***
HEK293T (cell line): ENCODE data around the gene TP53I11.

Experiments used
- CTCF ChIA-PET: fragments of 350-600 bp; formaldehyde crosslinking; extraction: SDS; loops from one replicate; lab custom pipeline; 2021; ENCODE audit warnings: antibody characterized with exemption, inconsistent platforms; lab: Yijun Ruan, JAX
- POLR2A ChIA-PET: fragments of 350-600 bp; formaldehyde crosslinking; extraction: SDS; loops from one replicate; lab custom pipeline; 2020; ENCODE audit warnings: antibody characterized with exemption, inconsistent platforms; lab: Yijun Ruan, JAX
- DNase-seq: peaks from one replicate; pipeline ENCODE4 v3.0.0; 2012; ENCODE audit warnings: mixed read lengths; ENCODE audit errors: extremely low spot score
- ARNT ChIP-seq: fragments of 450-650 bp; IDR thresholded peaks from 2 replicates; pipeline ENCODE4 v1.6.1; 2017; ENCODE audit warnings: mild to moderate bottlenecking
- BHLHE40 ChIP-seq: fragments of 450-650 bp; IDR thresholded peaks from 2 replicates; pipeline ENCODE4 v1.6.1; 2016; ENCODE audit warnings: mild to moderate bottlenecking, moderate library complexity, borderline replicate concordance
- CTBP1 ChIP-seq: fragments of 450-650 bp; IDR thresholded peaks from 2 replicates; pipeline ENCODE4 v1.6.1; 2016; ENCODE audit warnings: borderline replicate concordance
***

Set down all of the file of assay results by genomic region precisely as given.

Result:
HEK293T (cell line): ENCODE data around the gene TP53I11.

Experiments used
- CTCF ChIA-PET: fragments of 350-600 bp; formaldehyde crosslinking; extraction: SDS; loops from one replicate; lab custom pipeline; 2021; ENCODE audit warnings: antibody characterized with exemption, inconsistent platforms; lab: Yijun Ruan, JAX
- POLR2A ChIA-PET: fragments of 350-600 bp; formaldehyde crosslinking; extraction: SDS; loops from one replicate; lab custom pipeline; 2020; ENCODE audit warnings: antibody characterized with exemption, inconsistent platforms; lab: Yijun Ruan, JAX
- DNase-seq: peaks from one replicate; pipeline ENCODE4 v3.0.0; 2012; ENCODE audit warnings: mixed read lengths; ENCODE audit errors: extremely low spot score
- ARNT ChIP-seq: fragments of 450-650 bp; IDR thresholded peaks from 2 replicates; pipeline ENCODE4 v1.6.1; 2017; ENCODE audit warnings: mild to moderate bottlenecking
- BHLHE40 ChIP-seq: fragments of 450-650 bp; IDR thresholded peaks from 2 replicates; pipeline ENCODE4 v1.6.1; 2016; ENCODE audit warnings: mild to moderate bottlenecking, moderate library complexity, borderline replicate concordance
- CTBP1 ChIP-seq: fragments of 450-650 bp; IDR thresholded peaks from 2 replicates; pipeline ENCODE4 v1.6.1; 2016; ENCODE audit warnings: borderline replicate concordance